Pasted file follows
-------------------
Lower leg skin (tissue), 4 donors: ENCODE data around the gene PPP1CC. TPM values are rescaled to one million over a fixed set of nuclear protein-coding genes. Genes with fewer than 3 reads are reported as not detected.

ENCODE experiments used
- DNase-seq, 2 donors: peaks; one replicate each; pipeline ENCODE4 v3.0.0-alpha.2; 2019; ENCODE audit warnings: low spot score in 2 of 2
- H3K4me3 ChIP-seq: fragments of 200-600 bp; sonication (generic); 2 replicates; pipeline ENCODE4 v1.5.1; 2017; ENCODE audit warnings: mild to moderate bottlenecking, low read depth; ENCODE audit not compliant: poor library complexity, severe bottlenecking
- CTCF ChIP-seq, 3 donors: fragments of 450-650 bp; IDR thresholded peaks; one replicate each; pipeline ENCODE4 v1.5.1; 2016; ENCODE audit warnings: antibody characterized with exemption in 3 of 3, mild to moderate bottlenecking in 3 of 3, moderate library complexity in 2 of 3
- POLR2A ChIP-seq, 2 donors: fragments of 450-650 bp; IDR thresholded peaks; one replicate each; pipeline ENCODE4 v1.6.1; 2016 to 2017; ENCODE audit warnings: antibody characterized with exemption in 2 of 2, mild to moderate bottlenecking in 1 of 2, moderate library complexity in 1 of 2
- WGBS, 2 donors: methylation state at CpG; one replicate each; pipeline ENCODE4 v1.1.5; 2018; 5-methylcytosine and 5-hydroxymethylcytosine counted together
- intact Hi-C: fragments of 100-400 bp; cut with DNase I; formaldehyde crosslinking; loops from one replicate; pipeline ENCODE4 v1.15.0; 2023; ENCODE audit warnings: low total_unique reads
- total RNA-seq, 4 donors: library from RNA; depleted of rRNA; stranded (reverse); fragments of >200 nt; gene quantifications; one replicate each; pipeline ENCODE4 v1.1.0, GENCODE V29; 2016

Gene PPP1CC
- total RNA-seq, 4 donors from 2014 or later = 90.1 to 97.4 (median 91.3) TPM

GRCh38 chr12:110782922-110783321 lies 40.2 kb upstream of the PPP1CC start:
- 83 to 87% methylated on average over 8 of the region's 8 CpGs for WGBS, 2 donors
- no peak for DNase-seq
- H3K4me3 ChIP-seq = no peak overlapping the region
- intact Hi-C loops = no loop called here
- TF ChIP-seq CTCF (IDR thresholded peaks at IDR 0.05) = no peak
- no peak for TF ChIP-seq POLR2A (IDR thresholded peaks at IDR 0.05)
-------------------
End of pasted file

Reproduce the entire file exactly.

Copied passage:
Lower leg skin (tissue), 4 donors: ENCODE data around the gene PPP1CC. TPM values are rescaled to one million over a fixed set of nuclear protein-coding genes. Genes with fewer than 3 reads are reported as not detected.

ENCODE experiments used
- DNase-seq, 2 donors: peaks; one replicate each; pipeline ENCODE4 v3.0.0-alpha.2; 2019; ENCODE audit warnings: low spot score in 2 of 2
- H3K4me3 ChIP-seq: fragments of 200-600 bp; sonication (generic); 2 replicates; pipeline ENCODE4 v1.5.1; 2017; ENCODE audit warnings: mild to moderate bottlenecking, low read depth; ENCODE audit not compliant: poor library complexity, severe bottlenecking
- CTCF ChIP-seq, 3 donors: fragments of 450-650 bp; IDR thresholded peaks; one replicate each; pipeline ENCODE4 v1.5.1; 2016; ENCODE audit warnings: antibody characterized with exemption in 3 of 3, mild to moderate bottlenecking in 3 of 3, moderate library complexity in 2 of 3
- POLR2A ChIP-seq, 2 donors: fragments of 450-650 bp; IDR thresholded peaks; one replicate each; pipeline ENCODE4 v1.6.1; 2016 to 2017; ENCODE audit warnings: antibody characterized with exemption in 2 of 2, mild to moderate bottlenecking in 1 of 2, moderate library complexity in 1 of 2
- WGBS, 2 donors: methylation state at CpG; one replicate each; pipeline ENCODE4 v1.1.5; 2018; 5-methylcytosine and 5-hydroxymethylcytosine counted together
- intact Hi-C: fragments of 100-400 bp; cut with DNase I; formaldehyde crosslinking; loops from one replicate; pipeline ENCODE4 v1.15.0; 2023; ENCODE audit warnings: low total_unique reads
- total RNA-seq, 4 donors: library from RNA; depleted of rRNA; stranded (reverse); fragments of >200 nt; gene quantifications; one replicate each; pipeline ENCODE4 v1.1.0, GENCODE V29; 2016

Gene PPP1CC
- total RNA-seq, 4 donors from 2014 or later = 90.1 to 97.4 (median 91.3) TPM

GRCh38 chr12:110782922-110783321 lies 40.2 kb upstream of the PPP1CC start:
- 83 to 87% methylated on average over 8 of the region's 8 CpGs for WGBS, 2 donors
- no peak for DNase-seq
- H3K4me3 ChIP-seq = no peak overlapping the region
- intact Hi-C loops = no loop called here
- TF ChIP-seq CTCF (IDR thresholded peaks at IDR 0.05) = no peak
- no peak for TF ChIP-seq POLR2A (IDR thresholded peaks at IDR 0.05)